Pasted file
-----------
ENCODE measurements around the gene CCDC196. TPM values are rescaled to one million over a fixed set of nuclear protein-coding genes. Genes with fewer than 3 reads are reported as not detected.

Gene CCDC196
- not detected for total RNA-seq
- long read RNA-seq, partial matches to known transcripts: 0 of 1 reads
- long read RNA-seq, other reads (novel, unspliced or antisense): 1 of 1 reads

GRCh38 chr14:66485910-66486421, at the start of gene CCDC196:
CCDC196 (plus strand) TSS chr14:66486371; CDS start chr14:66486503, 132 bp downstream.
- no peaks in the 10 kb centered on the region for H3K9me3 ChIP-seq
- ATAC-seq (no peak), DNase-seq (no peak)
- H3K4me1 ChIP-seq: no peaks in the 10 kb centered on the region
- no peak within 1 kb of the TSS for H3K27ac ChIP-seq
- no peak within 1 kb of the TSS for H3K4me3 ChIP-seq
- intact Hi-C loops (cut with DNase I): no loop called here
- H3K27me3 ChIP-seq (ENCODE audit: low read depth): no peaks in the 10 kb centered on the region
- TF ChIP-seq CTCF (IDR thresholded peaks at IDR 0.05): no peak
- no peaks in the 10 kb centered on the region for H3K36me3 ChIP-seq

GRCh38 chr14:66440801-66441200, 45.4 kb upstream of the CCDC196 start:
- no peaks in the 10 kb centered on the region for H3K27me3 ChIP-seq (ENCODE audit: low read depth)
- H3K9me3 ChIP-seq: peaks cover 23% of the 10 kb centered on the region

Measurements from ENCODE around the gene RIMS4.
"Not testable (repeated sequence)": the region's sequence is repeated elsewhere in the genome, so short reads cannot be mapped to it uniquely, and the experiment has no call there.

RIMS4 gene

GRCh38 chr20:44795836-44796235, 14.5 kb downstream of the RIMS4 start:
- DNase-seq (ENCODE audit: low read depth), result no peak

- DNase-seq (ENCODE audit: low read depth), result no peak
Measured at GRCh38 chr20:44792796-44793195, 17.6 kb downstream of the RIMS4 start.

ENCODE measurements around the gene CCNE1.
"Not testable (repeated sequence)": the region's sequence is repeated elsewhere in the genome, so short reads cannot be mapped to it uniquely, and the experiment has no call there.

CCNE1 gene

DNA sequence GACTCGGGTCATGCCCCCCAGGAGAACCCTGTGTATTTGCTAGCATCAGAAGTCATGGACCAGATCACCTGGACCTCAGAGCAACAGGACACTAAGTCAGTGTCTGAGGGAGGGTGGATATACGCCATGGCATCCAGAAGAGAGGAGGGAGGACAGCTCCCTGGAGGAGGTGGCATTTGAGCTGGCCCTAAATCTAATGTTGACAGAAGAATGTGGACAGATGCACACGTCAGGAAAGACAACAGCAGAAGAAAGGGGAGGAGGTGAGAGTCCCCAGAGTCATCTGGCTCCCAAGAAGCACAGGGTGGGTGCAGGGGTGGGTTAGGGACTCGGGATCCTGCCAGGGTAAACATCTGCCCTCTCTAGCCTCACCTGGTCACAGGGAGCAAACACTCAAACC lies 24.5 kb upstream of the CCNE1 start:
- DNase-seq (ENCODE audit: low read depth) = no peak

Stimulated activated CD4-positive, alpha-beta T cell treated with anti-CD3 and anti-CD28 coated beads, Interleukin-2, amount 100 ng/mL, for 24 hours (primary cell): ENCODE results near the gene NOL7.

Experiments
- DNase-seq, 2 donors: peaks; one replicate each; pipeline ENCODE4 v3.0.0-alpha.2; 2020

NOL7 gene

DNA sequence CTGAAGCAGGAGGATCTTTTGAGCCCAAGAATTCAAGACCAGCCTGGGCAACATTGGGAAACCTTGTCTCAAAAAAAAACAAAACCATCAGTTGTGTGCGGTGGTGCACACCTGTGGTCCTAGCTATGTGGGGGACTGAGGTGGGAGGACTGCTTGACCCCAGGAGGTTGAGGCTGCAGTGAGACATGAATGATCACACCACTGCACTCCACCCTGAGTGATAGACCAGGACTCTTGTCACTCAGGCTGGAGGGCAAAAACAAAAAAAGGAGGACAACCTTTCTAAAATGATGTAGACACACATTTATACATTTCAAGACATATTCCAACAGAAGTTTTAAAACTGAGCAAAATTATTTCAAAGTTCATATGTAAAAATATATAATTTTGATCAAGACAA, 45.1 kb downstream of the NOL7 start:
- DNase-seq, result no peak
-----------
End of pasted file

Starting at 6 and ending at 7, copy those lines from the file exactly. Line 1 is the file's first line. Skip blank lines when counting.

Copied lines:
GRCh38 chr14:66485910-66486421, at the start of gene CCDC196:
CCDC196 (plus strand) TSS chr14:66486371; CDS start chr14:66486503, 132 bp downstream.